From lone-wolf hackers to state-sponsored threat actors, Kroll's Alan Brill explains the spectrum of agents that launch cyberattacks against massive events such as the Olympics.
TechRepublic spoke with Kroll cybersecurity and investigations senior managing director Alan Brill to discuss what threat actors are likely to be involved with a major event.
Brill: Well I think you've kind of recognized the fact that there's a spectrum. You have state actors and state-supported actors who are out there to get data for espionage purposes, for economic purposes. You have activists, those who are following a social cause, a political cause and looking to gain information, or do damage. You also have cybercriminals. They are not acting for state, they're acting for themselves. What are they looking for? They're looking for things that generally can be converted to money. You connect up to your bank, you connect up to a brokerage house, you put personal information that ought not to be out there, through there, through their intermediating networks.
You have those who are looking for corporate data, for commercial espionage, those who are looking to put things into your computer for ransomware payments. So, that exists across the spectrum, and really, unfortunately whether you like it or not, and whether you choose to ignore it or not. You know one of the most important thins to say about cyberrisk is this: You may choose to ignore the problem, but that is no guarantee that the problem is going to ignore you. That vulnerability is something you have to take into account and make a decision. What am I going to take? What am I going to use? How am I going to configure my system? Do I want to take my regular computer, or maybe I should just take something like a Chromebook that give me the ability to do what I need through a secure connection to the cloud. Again, a lot of options, just takes a little bit of thinking before you go.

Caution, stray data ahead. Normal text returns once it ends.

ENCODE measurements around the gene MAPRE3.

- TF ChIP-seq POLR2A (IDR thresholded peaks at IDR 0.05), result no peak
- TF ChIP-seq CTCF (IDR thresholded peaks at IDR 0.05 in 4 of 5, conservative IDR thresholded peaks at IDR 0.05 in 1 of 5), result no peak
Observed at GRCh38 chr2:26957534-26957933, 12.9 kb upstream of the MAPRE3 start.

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- How advanced analytics protect Azure from cyberattacks (TechRepublic)
- Cyber-attacks are a top three risk to society, alongside natural disaster and extreme weather (ZDNet)